Prospective condominium buyers and owners in the District of Columbia enjoy the protection of one of the nation's strongest condominium laws.
The two most significant features of the law are:
A requirements that a majority of the heads of households in a low and moderate-priced apartment building agree to the conversion of their building to condominiums or the conversion cannot take place. (This requirement does not apply if the cacancy rate for low and moderate apartment buildings citywide exceeds 3 per cent.)
The requirement that owners subsidize the new rent for low-and moderate-income tenants forced to move becuase of a conversion and pay their moving expenses. The subsidy lasts for two years.
The subsidy and moving expenses are available to all low-and moderateincome tenants whether they live in a low-or moderate-priced building or a high-priced building. The moving expenses are paid at the rate of $125 per room excluding bathrooms, closets, kitchens and pantries.
An owner determines whether he has a high rent or low rent building by first taking the monthly total rent paid by all the tenants.
Then he takes the number of efficiencies in the building he wants to convert and multiplies that number by $162.50; the number of one-bedrooms by $267; $375 for three bedrooms or more. If this total is lower than his gross rent then he can covert the building without seeking the tenants' permission.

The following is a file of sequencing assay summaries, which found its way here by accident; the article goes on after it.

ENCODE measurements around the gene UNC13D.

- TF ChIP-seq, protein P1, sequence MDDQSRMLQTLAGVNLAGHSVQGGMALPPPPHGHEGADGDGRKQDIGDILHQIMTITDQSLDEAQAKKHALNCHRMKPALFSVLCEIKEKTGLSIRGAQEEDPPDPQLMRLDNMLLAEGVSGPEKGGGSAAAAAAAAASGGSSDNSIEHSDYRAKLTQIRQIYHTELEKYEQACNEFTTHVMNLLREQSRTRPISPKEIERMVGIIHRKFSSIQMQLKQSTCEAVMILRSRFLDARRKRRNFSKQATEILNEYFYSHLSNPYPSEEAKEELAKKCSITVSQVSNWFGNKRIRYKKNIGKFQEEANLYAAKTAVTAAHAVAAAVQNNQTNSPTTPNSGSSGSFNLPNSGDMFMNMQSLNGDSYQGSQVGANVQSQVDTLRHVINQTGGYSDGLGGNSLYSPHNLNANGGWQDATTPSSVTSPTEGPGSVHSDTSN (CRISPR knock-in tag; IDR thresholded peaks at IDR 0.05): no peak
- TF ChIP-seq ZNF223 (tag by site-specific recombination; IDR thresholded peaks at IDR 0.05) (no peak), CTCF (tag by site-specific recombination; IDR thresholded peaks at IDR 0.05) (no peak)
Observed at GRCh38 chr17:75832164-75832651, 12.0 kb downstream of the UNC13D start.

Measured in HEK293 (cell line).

If this number is higher than the gross rent then the building is classified as a low-and moderate-income building.
The city government must approve all conversions.
Also under the law, all new or converted condominium units must be registered by the city before they can be sold or binding sales contracts taken on them. The cost of registration is $36 per unit.
Ten days after the registration, tenants in a building that will be converted must be given 120 days to vacate the building. This notice must be accompanied by a statement of the tenants' rights and forms on which to apply for the rent subsidy and moving expenses. For the first 60 of the 120 days the tenant has the exclusive right to buy his apartment.
Other highlights of the law include:
The right of a prospective condominium buyer to get back any deposit with interest if he decides within 15 days after signing a binding sales agreement or receiving the public offering statement, which ever is later, that he does not want to buy. This right to cancel within 15 days must be written in both English and Spanish.
A public offering statement which must include the names of all the investors in the development company holding at least a 10 per cent interest, the number of units to be sold and the number to be rented, if any, and an engineering report on the condition of the plumbing, electrical and air-condition systems, the roof, furance and appliances in the building, and their estimated life and cost of replacement.
The requirement that the owners' association, which governs the condominium, keep detailed financial records that are open at all times to all owners. The records must be audited by an independent auditor each year.